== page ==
Hilga Gawases says that people are experiencing an increase in prosperity through the jobs created within the management of wildlife conservation.
Photo: Carl Myrén
Increased prosperity for people living in conservancies through wildlife
Grootberg Lodge is owned by the Khoadi Hoas Conservancy and is situated in an area of natural beauty on the edge of the Etendeka plateau in Namibia. Within the conservancies, membership- based cooperatives have been established. Hilga Gawases is the manager of the Khoadi Hoas Conservancy. She has been involved in developing the area so that its natural resources and animal life are used in a sustainable way, while also increasing job opportunities. Of the employees at Grootberg Lodge, 95 per cent are from the area, meaning that employees and their families can continue to live in their villages.
“Previously, there was not that much wildlife. Previously most of the community farmers were themselves poachers. We hunted to eat,” explains Hilga Gawases, manager of the Khoadi Hoas Conservancy.
Namibia’s conservancies have a rich wildlife in a spectacular environment that could attract many visitors from Sweden. The national branch of the WWF in Namibia actively sought a Swedish partner to strengthen its objective of preserving these environments. Kent Wallstedt, CEO of Swedish Jambo Tours, considers the partnership a natural part of the company’s operations.
“By visiting Namibia, our travellers generate job opportunities. The tourists want to see the animals and the local population wants to preserve wildlife so that visitors continue to come. For me, this is very much a win-win situation,” he says.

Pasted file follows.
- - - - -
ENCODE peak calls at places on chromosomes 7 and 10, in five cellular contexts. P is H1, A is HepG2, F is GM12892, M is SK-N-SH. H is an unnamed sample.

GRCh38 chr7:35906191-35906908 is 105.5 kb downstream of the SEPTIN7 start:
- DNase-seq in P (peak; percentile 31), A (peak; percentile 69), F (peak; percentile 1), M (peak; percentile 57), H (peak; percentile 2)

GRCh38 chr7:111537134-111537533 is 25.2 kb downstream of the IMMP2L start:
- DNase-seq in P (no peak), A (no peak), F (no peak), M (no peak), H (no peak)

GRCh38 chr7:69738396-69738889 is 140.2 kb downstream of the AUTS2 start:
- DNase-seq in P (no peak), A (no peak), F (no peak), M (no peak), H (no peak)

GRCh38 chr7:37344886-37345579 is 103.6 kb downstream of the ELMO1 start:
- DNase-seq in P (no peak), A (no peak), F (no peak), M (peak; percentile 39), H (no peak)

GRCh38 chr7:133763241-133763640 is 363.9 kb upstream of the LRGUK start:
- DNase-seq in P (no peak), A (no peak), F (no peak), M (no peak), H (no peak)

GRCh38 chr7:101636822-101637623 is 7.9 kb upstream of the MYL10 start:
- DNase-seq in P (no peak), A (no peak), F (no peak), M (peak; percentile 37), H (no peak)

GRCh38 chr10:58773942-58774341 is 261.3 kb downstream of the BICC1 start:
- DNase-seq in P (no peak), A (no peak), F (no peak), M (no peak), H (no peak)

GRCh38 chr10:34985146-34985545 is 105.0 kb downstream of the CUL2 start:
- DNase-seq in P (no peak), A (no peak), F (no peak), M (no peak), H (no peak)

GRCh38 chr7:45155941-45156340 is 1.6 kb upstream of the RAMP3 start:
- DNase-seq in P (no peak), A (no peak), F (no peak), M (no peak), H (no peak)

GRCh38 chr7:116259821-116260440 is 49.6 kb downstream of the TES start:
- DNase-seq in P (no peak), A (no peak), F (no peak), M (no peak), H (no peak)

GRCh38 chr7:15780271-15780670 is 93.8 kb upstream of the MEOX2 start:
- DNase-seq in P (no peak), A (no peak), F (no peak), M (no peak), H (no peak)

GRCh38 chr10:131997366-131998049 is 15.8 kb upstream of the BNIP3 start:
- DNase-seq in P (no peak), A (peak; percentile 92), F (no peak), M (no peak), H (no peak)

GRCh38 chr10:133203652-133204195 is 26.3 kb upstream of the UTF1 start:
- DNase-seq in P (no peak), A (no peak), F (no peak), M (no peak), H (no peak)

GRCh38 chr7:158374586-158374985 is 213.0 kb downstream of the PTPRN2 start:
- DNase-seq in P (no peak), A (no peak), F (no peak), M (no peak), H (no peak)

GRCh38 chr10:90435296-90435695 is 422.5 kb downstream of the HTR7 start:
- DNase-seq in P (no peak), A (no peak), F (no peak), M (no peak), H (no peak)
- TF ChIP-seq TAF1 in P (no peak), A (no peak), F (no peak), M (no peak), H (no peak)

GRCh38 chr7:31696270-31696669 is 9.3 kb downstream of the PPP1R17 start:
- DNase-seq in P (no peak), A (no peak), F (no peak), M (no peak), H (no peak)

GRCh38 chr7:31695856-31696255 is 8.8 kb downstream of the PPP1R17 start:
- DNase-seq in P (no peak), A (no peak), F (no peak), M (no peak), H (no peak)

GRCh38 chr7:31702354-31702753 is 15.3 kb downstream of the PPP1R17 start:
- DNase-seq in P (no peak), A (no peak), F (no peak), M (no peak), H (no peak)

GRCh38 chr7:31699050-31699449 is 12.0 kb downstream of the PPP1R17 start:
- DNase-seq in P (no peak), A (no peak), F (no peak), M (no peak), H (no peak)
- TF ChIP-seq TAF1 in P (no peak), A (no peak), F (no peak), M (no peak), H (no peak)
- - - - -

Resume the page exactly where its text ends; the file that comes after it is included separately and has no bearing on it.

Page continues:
Lodge employees are able to obtain an education and make a career. Charl van Taarsveld is the new general manager at Grootberg Lodge and would like to improve the employees’ own skills and knowledge. He explains that the game trackers at the lodge have herded their families’ livestock since they were children.
“To learn from these guys, their eld and bush knowledge, their tracking capabilities, is absolutely immense,” he says.
“In the bush we learn many things like the natural marks found on rhinos and the footprints which are like an ID. You need to identify a rhino just by looking at its tracks,” explains rhino tracker Immanuel Arebeb.
Over recent years, Hilga Gawases has observed how the residents of the conservancies have come to view themselves as “conservers”.
“Game numbers have increased – and as the wildlife becomes more plentiful, people grow more aware of the conservation concept,” she says.
When tourism activities perform well, the surplus from the lodge is transferred back to the members of the cooperative. This often bene ts an entire village or area, through the allocation of livestock, school fees, childcare or medical care. Jambo Tours has also invested in solar energy at Grootberg Lodge. Kent Wallstedt points out that his sector demands sustainability – and it insists they accept responsibility when bringing people into new environments.
“If we do not accept that responsibility, we will not be able to mediate the experiences we would like to in the future, because the animals will have gone. We make active investments entirely because of self-preservation,” he says.
And the WWF? “Well, the conservancy model is a major success,” says Patricia Skyer who is responsible for the programme at the WWF in Namibia. Representatives from more than 20 countries have visited Namibia to learn how the model works.
Partners: WWF Namibia and Jambo Tours (a Scandinavian tour operator).